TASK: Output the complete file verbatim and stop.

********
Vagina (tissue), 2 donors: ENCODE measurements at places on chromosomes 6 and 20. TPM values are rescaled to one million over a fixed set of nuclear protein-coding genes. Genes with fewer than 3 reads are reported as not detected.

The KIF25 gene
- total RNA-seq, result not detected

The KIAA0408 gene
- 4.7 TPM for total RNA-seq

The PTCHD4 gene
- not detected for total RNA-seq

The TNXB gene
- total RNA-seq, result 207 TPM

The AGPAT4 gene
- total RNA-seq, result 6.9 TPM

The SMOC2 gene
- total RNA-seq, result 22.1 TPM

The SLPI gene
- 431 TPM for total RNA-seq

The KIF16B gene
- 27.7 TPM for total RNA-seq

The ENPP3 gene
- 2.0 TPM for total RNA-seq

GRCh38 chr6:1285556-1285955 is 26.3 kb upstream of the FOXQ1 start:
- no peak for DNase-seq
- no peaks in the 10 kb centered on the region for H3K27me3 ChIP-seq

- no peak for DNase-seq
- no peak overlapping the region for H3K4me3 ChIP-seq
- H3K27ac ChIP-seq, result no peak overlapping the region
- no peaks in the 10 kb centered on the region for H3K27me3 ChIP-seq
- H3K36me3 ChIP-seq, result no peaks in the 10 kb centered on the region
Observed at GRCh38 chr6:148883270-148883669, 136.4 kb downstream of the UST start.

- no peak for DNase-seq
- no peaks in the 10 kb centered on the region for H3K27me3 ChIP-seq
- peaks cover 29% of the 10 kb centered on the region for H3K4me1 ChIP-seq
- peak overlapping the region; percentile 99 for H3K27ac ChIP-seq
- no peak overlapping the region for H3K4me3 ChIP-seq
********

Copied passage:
Vagina (tissue), 2 donors: ENCODE measurements at places on chromosomes 6 and 20. TPM values are rescaled to one million over a fixed set of nuclear protein-coding genes. Genes with fewer than 3 reads are reported as not detected.

The KIF25 gene
- total RNA-seq, result not detected

The KIAA0408 gene
- 4.7 TPM for total RNA-seq

The PTCHD4 gene
- not detected for total RNA-seq

The TNXB gene
- total RNA-seq, result 207 TPM

The AGPAT4 gene
- total RNA-seq, result 6.9 TPM

The SMOC2 gene
- total RNA-seq, result 22.1 TPM

The SLPI gene
- 431 TPM for total RNA-seq

The KIF16B gene
- 27.7 TPM for total RNA-seq

The ENPP3 gene
- 2.0 TPM for total RNA-seq

GRCh38 chr6:1285556-1285955 is 26.3 kb upstream of the FOXQ1 start:
- no peak for DNase-seq
- no peaks in the 10 kb centered on the region for H3K27me3 ChIP-seq

- no peak for DNase-seq
- no peak overlapping the region for H3K4me3 ChIP-seq
- H3K27ac ChIP-seq, result no peak overlapping the region
- no peaks in the 10 kb centered on the region for H3K27me3 ChIP-seq
- H3K36me3 ChIP-seq, result no peaks in the 10 kb centered on the region
Observed at GRCh38 chr6:148883270-148883669, 136.4 kb downstream of the UST start.

- no peak for DNase-seq
- no peaks in the 10 kb centered on the region for H3K27me3 ChIP-seq
- peaks cover 29% of the 10 kb centered on the region for H3K4me1 ChIP-seq
- peak overlapping the region; percentile 99 for H3K27ac ChIP-seq
- no peak overlapping the region for H3K4me3 ChIP-seq